Was it the tone he took,
or her throbbing resentment
that kicked in the door
like a demon repo man
turning up to repossess their souls?  

Mud rushed in
a roaring sludge
of sorrows, lashes
rebukes, scorn
bitterness, betrayal
heaping up
burying the light.  

The back seat was silent.  

In the sanctuary they stood mute
in the crowd of flourished palms
hosannas fluttering like petals
watching their kids in the happy throng
pass by with pain in their eyes.  

Across town the detective
poured herself another cup of coffee
scanned reports from last night
homicide, hit and run
three break-ins, some domestics.  

Robert rolled over,
knees up to his chin, gripping the covers.
He hurt so bad. He couldn’t get those feelings
for Andy to go away, nor the horror
in the cafeteria when they snickered and laughed.  

Lester sat at his kitchen table, thumbing through his Bible.
He got the diagnosis the day before.  
The words didn’t make sense.
He looked around.
Everything seemed tilted sideways.
Does cancer cause this? he wondered.  

Alice in a back pew waved her palm like a white flag.
During the week she goes into a house full of roaches
and mice to treat the baby of a twelve year old girl.
People so desperate, so much pain. Plse pray,
she texts her friend and waves harder,
counting on this Jesus to make a difference.  

Nations thrash and groan. Politicians rage.
The bomb ticks in the parked car.
Seas haul homes and lives
out to watery oblivion.  

Some peasant playing a fool on a donkey
rides into town saying he is the King.
He is going to turn things around,
unseat the emperors,
release the grasp of greed,
cure the lust for money,
and heal the virus.
Sure enough the fool gets himself killed.  

Everyone is looking for a goat to carry off
that mudslide of shame, regret, and responsibility.

For a while we can pimp up the peasant,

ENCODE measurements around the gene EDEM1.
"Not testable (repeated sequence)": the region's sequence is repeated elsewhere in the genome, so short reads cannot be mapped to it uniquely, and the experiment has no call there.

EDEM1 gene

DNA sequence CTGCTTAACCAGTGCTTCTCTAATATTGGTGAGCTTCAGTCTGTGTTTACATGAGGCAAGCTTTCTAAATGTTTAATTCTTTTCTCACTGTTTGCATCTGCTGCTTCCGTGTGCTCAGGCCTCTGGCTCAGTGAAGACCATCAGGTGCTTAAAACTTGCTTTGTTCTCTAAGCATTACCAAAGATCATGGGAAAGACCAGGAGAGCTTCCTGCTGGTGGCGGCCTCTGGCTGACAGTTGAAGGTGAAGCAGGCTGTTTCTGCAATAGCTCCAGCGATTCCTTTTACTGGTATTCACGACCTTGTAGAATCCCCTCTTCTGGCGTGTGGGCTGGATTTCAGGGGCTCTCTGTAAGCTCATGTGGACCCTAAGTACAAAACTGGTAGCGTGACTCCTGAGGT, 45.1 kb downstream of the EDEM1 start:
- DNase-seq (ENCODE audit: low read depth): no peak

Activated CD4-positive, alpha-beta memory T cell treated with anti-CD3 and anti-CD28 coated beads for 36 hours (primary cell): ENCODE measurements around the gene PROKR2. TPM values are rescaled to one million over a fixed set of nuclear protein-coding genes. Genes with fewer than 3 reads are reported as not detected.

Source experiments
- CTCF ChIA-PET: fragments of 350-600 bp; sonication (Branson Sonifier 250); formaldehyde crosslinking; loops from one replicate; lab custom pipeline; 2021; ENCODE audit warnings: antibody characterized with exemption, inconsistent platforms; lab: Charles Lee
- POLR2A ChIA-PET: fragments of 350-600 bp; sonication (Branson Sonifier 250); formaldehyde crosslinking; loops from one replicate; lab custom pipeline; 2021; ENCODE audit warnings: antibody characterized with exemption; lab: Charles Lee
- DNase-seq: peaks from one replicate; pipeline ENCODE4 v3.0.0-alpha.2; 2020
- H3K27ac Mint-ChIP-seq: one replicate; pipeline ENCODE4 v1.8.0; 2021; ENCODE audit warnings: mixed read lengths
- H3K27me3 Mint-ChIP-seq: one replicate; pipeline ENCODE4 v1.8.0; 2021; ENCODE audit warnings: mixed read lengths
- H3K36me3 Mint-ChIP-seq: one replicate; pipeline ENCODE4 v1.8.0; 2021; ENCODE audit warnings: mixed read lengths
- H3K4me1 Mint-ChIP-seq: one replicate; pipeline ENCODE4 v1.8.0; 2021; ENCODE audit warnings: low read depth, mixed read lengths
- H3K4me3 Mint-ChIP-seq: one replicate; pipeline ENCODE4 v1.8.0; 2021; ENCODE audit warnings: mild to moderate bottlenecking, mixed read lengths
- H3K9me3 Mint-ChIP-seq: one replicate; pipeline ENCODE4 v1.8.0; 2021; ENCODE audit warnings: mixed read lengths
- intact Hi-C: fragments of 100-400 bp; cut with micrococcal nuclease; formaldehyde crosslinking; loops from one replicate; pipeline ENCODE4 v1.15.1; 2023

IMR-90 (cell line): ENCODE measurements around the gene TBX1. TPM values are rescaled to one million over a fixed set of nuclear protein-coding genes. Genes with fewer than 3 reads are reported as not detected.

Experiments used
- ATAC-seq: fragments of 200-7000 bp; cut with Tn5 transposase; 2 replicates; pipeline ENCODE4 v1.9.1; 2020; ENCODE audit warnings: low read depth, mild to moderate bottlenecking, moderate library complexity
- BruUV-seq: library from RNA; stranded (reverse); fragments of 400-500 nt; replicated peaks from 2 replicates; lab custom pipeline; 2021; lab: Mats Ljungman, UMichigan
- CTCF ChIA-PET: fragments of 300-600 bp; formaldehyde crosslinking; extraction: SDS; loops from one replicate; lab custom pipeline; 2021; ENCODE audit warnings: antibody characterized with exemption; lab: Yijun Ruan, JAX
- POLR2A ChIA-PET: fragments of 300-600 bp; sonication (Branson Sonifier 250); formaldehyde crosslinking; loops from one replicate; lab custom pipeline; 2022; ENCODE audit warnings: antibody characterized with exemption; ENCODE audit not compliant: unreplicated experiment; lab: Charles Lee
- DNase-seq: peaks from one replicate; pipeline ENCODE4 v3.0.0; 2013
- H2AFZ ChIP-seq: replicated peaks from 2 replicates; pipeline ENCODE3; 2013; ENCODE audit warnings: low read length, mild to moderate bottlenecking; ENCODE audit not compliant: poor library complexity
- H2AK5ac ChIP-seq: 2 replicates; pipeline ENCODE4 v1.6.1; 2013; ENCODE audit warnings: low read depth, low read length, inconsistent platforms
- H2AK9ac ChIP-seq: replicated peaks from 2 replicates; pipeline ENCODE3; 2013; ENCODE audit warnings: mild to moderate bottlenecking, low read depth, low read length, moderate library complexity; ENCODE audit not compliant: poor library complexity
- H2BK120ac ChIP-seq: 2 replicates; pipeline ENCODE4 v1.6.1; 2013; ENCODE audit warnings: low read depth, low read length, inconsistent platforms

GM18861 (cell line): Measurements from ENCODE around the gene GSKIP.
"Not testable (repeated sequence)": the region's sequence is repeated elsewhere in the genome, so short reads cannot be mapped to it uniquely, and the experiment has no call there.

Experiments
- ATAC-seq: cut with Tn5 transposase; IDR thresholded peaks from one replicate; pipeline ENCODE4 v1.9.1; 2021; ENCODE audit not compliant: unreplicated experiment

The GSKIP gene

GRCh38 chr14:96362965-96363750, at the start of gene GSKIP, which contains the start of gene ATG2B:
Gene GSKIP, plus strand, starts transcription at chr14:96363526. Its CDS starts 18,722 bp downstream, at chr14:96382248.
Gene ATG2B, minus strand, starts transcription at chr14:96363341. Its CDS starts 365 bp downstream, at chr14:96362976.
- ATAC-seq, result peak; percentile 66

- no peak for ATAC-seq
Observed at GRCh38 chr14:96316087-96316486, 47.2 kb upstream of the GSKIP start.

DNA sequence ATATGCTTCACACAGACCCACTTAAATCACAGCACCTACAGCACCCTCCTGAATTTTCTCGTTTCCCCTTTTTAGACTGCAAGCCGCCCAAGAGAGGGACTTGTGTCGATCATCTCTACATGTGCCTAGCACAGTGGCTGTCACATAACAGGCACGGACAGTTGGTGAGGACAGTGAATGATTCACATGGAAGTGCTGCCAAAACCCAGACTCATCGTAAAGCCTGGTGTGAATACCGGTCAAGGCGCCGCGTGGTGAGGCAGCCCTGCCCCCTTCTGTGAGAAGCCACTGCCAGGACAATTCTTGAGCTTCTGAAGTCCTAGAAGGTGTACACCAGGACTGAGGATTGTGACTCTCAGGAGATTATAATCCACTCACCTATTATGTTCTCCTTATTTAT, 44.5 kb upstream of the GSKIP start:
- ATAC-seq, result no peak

wave some foliage, call him king
as the bullies and the haters
the fear mongers and the betrayers 
the self- righteous and the proud hitch
a ride on his back like fleas.
Then we can go home, relax
watch the ball game and root for our team.  

But the peasant with pain in his eyes
on the donkey has his own agenda.  

I am not your Palm Sunday ornament,
a wonder super hero
your ticket to respectability
a card to play in your political games.  

Look again. I am you.
I am you riding high into town.
I am you awash in disgrace and humiliation.
I am you having done the unthinkable
and there is no way you can repair the damage you caused.  

I am you, holiness, hawking yourselves day and night
in the holy places you have turned into markets.
I am you, holiness, stuck
right down in the middle of a profane life in a profane world.
I am you, holiness, betrayed by a sneer, or the grab for influence.
I am you, holiness, trampled on and defiled.  

Will you duck out now
skip those other services
and only show up year after year
in your new clothes
to see the lilies and hear the music?  

Or will you come back
to listen to my commandment 
to let me wash your feet
and drink to a new covenant?  
Will you stay awake with me
and with yourself one hour in our suffering?
Will you say, not my will, but thine?  

Will you face your betrayer, see what you need to see 
become truth in the face of authority?
Will you strip off all your disguises, costumes
facelifts, masks, and self-deceit?
Will you hand over your assets for others to toss the dice?  

Will you watch at our dying?
Will you thirst?
Will you feel your own pain?
Will you cry out why has God forsaken us?  

Will you rest in the tomb
that silent womb of mystery
dead with me?  

Will you come early on the third day?


Lily

Lily (Photo credit: amitkotwal)

______________________________

Note to readers:  This blog is part of a series of Lenten “short takes” on the themes of lent, which follow more or less the lectionary Scripture lessons for this season. Like a note you find tucked under the bark of a tree, a lozenge to let melt in your mouth, an amulet to wear around your neck, I hope these little reflections may hold a small dose of truth or comfort  or challenge for your life on the way to Easter.

In the abundance of words which inundate us daily, it is easy for the message of redemption to be buried under the latest disaster, outrage or scandal. Likewise the familiar stories and passages of lent may grow dull and trite to ears and hearts already stuffed with words. 

I have noticed in my work as spiritual director that it is hard for many of us to take in the goodness and grace, as well as the challenge of the story of Jesus and God’s redeeming love. Perhaps we need to titrate the gospel. Sometimes a well- timed, tiny dose, carefully administered, may be what the Physician orders for our healing. And so slowly we build up our tolerance for love and more and more joy finds the faith in us through which to invade our being.

Dose titration:  adjustment of the dose until the medication
has achieved the desired effect